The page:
The discharge device 10 can have an actuating lever 30 that is connected about a fulcrum 40. The fulcrum 40 can be connected to the conduit 20. The actuating lever 30 can provide mechanical advantage to the consumer when she opens the discharge device 10. It can be convenient to have the location where the consumer presses on the actuating lever to be further away from the fulcrum 40 than where the actuating lever drives opening and closing of the discharge device. Arranged as such, the consumer gains mechanical advantage towards opening and closing the discharge device. It can be advantageous to have the fulcrum connected to the conduit 20 to provide for some degree of rigidity and security to the mechanical interaction between the actuating lever 30 and resilient member and/or stem within the valve housing 50. The actuating lever 30 could be connected to some other element, perhaps a frame that holds a container to which the discharge device 10 is attached. However, such an arrangement might provide for a competent interaction between the actuating lever 30 and components that interact with the actuating lever 30 to open and close the discharge device 10.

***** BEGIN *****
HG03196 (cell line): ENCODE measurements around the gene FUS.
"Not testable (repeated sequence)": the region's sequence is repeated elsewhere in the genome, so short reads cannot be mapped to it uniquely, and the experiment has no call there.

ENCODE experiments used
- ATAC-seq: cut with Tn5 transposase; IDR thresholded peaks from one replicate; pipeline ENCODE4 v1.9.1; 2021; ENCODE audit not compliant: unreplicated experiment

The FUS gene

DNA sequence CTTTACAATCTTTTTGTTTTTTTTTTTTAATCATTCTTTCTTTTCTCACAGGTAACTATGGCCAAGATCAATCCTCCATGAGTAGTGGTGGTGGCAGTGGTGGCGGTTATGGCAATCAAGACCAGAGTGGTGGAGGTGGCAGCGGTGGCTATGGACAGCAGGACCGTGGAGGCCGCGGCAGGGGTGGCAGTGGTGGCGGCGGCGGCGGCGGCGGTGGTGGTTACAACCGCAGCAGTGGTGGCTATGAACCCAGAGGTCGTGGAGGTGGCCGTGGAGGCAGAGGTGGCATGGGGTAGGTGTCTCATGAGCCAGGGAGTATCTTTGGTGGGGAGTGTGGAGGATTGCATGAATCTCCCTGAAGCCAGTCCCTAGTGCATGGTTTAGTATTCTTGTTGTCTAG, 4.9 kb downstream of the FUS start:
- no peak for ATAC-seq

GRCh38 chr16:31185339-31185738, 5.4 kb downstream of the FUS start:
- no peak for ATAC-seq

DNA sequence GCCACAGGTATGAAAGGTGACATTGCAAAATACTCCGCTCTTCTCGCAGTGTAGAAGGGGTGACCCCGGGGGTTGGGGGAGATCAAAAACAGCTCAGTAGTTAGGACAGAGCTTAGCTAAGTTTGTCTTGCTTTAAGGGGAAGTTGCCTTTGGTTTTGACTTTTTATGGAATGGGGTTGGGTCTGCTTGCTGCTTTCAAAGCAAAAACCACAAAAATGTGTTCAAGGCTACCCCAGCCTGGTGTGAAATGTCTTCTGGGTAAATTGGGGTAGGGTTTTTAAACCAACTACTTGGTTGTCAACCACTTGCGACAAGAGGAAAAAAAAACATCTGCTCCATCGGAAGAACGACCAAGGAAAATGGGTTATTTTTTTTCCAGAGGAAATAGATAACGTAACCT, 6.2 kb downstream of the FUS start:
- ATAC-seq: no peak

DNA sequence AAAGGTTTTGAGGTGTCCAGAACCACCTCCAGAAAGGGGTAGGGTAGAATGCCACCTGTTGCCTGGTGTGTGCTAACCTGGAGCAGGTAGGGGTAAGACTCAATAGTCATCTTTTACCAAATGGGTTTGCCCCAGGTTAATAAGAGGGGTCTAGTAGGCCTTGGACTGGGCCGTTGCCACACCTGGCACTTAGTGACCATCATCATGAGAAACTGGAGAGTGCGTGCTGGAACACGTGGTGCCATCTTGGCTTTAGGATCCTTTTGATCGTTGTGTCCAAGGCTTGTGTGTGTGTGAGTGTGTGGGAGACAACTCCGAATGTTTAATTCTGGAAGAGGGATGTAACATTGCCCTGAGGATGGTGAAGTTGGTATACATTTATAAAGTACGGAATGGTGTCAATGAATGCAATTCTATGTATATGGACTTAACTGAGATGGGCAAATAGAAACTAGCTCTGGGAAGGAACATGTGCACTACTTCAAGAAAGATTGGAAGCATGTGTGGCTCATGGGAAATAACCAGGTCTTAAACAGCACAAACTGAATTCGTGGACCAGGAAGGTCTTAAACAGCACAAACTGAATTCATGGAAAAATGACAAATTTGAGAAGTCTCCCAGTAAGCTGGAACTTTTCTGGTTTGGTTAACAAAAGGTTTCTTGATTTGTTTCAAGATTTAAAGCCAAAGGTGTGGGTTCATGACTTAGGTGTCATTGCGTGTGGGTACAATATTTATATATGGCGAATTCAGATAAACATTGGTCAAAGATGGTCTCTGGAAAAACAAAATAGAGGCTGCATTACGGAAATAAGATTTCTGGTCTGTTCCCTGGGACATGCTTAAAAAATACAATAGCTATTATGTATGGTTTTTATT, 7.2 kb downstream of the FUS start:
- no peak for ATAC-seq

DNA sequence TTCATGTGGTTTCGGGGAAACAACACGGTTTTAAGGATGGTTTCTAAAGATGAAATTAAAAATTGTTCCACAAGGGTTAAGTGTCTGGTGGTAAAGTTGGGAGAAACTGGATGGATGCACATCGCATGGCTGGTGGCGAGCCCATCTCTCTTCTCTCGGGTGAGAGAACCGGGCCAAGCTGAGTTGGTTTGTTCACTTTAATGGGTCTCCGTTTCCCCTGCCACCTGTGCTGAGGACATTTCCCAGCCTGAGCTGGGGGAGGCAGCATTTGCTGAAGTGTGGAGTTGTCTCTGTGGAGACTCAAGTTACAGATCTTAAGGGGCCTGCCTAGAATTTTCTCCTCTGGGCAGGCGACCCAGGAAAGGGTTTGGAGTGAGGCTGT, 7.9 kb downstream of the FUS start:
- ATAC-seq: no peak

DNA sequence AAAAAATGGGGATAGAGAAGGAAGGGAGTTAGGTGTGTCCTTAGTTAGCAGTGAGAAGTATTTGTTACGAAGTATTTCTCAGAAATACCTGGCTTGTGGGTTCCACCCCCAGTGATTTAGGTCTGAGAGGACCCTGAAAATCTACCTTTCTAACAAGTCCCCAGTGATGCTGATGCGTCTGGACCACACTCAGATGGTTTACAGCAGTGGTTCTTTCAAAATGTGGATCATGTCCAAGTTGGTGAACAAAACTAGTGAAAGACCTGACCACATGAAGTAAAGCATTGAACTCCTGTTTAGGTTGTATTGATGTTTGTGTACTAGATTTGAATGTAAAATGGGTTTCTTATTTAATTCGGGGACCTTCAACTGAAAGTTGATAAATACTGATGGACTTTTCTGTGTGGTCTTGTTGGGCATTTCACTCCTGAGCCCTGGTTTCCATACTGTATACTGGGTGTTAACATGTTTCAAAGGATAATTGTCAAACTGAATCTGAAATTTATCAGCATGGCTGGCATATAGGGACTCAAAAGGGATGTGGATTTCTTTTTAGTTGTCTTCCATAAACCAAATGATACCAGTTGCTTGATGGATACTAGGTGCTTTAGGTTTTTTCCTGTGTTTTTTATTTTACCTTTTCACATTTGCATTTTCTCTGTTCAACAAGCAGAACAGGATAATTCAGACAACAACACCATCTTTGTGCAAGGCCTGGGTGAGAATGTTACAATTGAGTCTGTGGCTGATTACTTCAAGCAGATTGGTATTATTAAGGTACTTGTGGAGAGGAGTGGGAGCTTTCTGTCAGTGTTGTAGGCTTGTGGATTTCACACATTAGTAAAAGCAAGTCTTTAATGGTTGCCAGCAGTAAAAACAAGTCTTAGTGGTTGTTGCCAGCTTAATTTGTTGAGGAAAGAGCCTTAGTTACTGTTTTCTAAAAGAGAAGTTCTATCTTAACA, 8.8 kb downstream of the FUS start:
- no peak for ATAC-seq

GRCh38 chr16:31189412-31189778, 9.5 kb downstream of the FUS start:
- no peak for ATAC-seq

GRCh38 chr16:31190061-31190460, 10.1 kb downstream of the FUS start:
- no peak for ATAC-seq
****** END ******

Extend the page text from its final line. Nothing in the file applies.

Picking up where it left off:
• [0019]
    As shown in FIG. 1, the discharge device 10 can have a finger support section 60 that is partially nested within a recess 70 in the actuating lever 30. By partially nesting the finger support section 60 in a recess 70 in the actuating lever 30, the potential pinch location that might exist between the actuating lever 30 and the finger support section 60 is blocked from inadvertent entry of a consumer's finger. Further, such an arrangement can be practical in that it can hide the underlying mechanics of the discharge device 10, which can present a more aesthetic impression to the consumer.
  • [0020]